Continuing with the Cisco UCS 101 series, I thought I’d post on MAC, WWPN, WWNN and even UUID pool naming conventions. There’s a number of ways this can be done but as a general rule-of-thumb my pools will ensure a few things:
- Uniqueness of MACs/WWNs/etc. across blades, UCS Domains (aka “Pods”) and sites.
- The MAC’s/WWNs/etc. that are created from your pools should give you some level of description as to the location, fabric and OS that is assigned to that particular address.
- Lastly, the naming convention should be as simple and un-cryptic as possible. Naming conventions are useless if they aren’t easily discernible to those tasked with reading them.
With that out of the way, lets look at a common naming scheme:
This is fairly straight forward. The first three bytes are a Cisco prefix that UCS Manager encourages you not to modify. This can actually be modified but I always keep it the same. The next digit in this naming convention represents a site ID. This can be any physical location where UCS may reside, so a production site might be “1” and a DR site might be “2”. Then we come to “Pod”, in UCS nomenclature a “Domain” or “Pod” is simply a pair of fabric interconnects and any attached chassis’s. For OS, I usually use “1” to denote VMware, “2” for Windows and “3” for a Linux host. Fabric just denotes whether the MAC should be destined for Fabric A or B. The last byte will just be an incremental number assigned by UCS. Let’s look at an example:
In this example pool, the MAC address would belong to a server at site “1” that resides in UCS Pod “1” that is running VMware and should be communicating out of Fabric A. A MAC address of 00:25:B5:23:1B:XX would denote a server at site “2” in the third UCS pod at that site running VMware and communicating out of Fabric B. Another commonly used naming convention would look like this:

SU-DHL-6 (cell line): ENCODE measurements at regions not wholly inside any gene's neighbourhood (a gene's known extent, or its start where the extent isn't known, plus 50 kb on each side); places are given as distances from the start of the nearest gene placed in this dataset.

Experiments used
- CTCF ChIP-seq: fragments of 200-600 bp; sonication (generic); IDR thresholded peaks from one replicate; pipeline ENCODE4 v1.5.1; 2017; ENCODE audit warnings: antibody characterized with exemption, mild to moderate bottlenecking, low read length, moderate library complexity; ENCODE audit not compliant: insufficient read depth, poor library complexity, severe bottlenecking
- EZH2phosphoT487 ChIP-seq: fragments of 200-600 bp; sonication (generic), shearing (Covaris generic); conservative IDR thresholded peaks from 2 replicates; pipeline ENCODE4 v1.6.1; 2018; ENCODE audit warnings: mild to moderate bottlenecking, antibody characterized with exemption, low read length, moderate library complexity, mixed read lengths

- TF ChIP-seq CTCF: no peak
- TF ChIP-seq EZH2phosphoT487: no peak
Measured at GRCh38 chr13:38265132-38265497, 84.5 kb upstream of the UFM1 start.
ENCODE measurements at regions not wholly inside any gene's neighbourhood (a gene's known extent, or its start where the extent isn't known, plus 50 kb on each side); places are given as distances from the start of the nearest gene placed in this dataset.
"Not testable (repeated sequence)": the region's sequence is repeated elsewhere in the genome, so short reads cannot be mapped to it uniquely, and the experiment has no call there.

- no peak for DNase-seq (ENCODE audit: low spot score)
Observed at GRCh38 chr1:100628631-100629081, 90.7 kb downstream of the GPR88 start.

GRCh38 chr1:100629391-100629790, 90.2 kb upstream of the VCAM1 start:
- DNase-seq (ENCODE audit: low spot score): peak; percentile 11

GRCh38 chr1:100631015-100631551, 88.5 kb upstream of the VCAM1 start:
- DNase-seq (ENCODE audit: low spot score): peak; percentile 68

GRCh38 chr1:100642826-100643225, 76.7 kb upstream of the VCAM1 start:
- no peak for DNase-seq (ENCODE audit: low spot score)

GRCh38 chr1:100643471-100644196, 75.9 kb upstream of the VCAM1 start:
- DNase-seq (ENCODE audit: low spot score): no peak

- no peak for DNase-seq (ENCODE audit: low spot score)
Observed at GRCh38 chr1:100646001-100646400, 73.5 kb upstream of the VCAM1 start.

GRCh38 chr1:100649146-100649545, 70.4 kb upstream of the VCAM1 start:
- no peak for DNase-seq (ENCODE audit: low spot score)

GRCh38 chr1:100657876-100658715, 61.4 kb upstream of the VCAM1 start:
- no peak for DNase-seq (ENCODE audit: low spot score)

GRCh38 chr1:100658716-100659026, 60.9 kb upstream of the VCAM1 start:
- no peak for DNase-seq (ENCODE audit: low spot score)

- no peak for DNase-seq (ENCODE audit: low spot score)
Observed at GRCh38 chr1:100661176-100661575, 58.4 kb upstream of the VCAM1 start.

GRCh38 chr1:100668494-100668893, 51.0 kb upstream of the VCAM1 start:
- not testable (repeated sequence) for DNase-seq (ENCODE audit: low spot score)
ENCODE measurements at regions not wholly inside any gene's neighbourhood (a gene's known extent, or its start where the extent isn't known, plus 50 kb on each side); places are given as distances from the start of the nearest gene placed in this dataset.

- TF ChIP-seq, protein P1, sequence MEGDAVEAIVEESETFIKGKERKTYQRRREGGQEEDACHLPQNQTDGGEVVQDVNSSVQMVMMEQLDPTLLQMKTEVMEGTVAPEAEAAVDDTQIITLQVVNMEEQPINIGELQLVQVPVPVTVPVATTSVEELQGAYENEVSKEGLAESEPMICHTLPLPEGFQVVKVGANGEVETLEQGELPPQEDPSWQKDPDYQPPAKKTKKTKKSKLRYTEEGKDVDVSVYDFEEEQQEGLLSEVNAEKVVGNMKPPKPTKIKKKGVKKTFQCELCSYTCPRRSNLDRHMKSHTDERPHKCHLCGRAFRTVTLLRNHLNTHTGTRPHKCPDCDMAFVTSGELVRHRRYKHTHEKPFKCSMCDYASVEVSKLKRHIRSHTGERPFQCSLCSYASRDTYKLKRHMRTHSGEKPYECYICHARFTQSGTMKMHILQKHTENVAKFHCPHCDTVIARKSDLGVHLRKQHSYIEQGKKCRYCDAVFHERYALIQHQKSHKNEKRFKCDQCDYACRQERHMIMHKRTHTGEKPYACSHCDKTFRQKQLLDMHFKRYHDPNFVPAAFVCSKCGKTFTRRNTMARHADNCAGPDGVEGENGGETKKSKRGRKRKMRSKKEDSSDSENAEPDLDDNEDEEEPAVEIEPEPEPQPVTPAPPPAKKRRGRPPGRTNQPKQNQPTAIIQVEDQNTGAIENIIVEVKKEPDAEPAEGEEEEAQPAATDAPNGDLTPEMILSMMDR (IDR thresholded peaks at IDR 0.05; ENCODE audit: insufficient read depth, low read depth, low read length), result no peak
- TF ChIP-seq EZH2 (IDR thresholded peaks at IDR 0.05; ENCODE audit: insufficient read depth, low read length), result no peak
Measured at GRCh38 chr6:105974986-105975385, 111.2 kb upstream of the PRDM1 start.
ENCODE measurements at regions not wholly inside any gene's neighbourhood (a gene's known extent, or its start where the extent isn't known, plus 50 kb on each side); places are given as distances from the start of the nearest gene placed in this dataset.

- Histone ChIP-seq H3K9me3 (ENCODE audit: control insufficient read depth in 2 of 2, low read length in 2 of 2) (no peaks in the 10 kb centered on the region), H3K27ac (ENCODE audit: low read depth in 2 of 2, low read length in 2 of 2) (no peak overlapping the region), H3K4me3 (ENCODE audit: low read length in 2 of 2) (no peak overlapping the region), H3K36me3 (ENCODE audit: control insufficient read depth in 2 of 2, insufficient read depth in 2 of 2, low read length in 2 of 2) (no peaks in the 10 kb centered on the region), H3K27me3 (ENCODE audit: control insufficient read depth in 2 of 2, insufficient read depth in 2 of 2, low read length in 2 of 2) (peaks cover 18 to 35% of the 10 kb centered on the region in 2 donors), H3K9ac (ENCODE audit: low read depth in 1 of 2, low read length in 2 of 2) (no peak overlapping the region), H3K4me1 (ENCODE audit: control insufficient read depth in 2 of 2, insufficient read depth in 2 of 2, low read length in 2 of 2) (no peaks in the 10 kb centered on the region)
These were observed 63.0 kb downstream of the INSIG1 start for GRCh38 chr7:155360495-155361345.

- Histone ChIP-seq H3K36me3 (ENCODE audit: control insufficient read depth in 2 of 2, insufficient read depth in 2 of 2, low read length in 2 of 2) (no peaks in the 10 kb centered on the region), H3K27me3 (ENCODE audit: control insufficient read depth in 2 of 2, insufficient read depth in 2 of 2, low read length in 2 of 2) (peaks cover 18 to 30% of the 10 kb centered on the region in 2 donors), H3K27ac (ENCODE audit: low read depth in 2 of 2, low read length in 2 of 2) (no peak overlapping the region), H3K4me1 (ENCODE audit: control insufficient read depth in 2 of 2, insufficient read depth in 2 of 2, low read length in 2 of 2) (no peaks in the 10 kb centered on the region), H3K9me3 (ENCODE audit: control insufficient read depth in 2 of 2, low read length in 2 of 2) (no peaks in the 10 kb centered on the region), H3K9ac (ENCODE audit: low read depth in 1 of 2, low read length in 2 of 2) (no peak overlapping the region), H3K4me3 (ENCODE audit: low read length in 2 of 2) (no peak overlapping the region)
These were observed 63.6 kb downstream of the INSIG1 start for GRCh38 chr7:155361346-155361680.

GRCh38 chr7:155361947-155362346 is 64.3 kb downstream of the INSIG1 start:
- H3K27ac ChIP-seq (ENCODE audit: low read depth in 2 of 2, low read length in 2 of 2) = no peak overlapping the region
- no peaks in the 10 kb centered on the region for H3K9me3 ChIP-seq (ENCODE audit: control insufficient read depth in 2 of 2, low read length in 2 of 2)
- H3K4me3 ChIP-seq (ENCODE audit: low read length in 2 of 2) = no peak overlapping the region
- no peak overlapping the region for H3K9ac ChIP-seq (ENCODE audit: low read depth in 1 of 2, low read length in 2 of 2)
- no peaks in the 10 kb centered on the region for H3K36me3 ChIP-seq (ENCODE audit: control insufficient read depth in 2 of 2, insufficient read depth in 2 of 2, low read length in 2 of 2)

The only difference here is that the site/pod distinction has been done away with in favor of just UCS Pod ID. So while this example won’t allow you to easily distinguish a particular site, it will give you much larger Pod ID possibilities. There’s no right answer as to which is best, it really just depends on the environment and personal preference. For WWPN pools, I follow an almost identical naming scheme:
Again, the Cisco prefix can be modified but I just prefer to leave it as it is. For WWNN, I follow a very similar convention except that I exclude Fabric ID:
As you can see, whether I’m looking at the MAC address, WWPN or WWNN I can easily discern from which site and pod the address originates, what OS the address belongs to and what fabric it is communicating out of. UUID pools can be named similarly:
This doesn’t have to and shouldn’t be complicated. These simple, common naming schemes will not only ensure unique, informative and easily discernible addresses but can make common management tasks such as network traces or zoning that much more easy. Use the above examples as a guideline, but feel free to customize if there’s a scheme that fits your environment better. For more on this topic, I recommend the following resources: